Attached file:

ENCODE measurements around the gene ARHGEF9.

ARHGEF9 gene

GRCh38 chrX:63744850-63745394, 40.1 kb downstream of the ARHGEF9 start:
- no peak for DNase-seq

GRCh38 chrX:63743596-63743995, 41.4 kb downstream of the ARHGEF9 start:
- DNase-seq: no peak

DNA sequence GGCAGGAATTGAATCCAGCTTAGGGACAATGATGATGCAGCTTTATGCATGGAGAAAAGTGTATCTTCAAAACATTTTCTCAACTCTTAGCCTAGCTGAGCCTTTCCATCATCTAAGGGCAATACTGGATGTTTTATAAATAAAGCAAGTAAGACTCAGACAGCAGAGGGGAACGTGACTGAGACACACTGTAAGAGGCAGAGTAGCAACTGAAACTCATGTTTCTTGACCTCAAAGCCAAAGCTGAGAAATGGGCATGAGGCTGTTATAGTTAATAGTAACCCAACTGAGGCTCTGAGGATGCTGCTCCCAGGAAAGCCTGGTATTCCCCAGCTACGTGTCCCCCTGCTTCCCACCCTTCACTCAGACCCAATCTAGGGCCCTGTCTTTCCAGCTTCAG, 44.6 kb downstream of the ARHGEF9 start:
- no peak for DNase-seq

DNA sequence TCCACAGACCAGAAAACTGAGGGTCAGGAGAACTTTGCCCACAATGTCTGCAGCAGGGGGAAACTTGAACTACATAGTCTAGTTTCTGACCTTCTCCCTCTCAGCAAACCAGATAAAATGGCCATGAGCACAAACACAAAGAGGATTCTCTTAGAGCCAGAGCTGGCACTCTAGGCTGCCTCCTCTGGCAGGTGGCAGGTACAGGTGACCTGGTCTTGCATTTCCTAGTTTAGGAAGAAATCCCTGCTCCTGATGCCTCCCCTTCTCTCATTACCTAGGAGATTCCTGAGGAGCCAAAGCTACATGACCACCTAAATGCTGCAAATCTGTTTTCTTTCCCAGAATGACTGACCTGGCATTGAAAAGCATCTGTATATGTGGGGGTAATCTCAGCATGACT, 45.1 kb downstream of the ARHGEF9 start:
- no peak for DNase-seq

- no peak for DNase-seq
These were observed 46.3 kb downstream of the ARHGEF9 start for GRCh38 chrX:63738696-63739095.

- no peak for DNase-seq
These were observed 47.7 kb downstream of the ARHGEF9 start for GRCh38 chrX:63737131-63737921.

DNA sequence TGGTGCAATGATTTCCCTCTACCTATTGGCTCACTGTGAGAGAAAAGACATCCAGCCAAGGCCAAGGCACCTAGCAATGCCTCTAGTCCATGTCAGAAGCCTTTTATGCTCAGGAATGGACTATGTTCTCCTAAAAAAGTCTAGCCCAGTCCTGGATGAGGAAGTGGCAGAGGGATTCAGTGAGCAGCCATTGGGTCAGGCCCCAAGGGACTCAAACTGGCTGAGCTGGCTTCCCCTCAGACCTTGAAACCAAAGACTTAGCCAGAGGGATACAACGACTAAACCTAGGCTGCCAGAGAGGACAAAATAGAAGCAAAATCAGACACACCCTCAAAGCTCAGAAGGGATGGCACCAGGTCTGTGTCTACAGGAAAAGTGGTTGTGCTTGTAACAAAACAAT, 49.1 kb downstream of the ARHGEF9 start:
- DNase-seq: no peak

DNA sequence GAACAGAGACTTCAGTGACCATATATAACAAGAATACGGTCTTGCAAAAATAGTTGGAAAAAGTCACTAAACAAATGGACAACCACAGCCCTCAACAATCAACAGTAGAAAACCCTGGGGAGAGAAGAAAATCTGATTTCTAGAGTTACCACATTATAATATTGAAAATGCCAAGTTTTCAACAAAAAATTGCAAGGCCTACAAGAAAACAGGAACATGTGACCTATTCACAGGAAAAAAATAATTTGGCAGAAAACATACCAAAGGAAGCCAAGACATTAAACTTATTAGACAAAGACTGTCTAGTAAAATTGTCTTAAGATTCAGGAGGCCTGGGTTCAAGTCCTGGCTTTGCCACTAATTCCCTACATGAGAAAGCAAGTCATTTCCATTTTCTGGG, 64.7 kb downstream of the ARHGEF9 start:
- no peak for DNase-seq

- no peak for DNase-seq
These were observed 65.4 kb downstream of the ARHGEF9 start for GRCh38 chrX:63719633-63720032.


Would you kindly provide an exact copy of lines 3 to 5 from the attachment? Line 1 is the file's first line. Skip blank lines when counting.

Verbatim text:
GRCh38 chrX:63744850-63745394, 40.1 kb downstream of the ARHGEF9 start:
- no peak for DNase-seq

GRCh38 chrX:63743596-63743995, 41.4 kb downstream of the ARHGEF9 start: